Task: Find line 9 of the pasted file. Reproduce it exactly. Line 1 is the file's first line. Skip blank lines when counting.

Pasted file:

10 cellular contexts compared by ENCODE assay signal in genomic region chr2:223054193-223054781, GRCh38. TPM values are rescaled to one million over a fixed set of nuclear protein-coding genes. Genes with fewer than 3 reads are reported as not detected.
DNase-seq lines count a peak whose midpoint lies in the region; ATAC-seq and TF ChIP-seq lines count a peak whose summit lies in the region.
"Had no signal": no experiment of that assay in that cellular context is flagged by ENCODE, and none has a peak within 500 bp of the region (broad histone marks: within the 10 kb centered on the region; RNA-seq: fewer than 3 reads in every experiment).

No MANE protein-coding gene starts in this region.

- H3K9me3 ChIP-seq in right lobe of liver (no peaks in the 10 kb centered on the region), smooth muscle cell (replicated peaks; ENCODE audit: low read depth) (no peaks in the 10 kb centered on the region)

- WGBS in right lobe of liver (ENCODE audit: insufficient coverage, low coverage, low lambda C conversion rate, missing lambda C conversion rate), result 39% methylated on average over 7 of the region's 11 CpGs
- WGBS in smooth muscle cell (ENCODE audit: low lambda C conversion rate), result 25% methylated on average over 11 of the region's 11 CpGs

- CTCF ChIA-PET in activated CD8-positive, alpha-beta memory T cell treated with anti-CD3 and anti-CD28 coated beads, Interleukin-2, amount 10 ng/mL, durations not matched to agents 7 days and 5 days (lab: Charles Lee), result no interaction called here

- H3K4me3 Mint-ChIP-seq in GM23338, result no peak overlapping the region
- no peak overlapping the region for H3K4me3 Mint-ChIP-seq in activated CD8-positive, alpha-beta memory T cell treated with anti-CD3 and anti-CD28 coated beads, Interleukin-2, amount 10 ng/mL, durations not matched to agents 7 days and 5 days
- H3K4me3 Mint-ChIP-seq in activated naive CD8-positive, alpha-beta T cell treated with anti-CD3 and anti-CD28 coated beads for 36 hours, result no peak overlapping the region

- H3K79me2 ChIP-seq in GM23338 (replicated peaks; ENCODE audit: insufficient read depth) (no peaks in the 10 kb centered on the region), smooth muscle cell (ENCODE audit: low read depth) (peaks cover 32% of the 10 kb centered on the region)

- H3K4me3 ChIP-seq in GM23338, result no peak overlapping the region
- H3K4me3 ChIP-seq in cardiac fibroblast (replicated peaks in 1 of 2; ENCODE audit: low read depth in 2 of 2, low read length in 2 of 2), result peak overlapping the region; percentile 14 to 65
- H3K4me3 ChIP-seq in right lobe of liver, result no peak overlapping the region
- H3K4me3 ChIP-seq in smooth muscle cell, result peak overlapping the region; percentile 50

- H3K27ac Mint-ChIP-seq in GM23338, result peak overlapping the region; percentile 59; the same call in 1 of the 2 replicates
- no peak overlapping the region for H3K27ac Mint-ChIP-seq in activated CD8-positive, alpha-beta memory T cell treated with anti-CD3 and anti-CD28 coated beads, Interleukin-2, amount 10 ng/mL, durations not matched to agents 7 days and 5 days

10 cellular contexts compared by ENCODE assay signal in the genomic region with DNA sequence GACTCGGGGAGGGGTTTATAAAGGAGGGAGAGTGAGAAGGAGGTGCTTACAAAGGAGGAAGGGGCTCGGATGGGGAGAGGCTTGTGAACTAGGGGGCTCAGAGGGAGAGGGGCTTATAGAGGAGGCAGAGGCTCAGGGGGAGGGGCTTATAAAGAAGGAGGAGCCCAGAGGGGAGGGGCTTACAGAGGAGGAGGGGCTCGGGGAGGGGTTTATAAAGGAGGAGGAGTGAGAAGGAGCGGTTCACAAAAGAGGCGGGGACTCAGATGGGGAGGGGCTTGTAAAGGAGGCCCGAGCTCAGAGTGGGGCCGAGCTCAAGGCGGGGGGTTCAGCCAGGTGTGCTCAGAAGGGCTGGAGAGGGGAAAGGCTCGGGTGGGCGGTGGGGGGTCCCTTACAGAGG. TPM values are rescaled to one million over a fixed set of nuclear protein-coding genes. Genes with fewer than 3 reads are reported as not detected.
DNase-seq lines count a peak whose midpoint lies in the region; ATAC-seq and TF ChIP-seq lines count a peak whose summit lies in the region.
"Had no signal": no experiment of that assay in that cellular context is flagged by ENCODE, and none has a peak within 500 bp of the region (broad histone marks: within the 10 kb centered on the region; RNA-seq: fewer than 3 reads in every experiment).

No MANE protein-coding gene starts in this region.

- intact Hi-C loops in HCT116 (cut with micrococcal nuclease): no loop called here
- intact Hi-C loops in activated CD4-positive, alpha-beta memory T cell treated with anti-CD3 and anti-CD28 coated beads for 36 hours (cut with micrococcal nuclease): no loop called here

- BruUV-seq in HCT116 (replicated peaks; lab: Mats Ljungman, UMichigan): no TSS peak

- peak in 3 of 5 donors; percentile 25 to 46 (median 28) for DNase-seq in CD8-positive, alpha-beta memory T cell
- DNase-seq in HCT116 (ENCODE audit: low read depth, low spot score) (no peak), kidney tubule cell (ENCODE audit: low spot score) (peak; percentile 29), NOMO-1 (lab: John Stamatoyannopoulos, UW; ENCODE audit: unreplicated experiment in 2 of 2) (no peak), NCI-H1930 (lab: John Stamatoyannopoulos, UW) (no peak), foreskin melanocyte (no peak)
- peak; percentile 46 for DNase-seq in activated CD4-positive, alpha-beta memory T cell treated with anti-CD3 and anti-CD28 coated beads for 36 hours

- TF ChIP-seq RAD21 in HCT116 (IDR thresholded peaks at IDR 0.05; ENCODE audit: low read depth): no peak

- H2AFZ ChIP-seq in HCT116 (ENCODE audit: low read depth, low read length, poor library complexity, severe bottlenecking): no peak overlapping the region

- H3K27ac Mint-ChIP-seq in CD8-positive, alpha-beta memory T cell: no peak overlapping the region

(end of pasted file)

- H3K4me3 Mint-ChIP-seq in GM23338, result no peak overlapping the region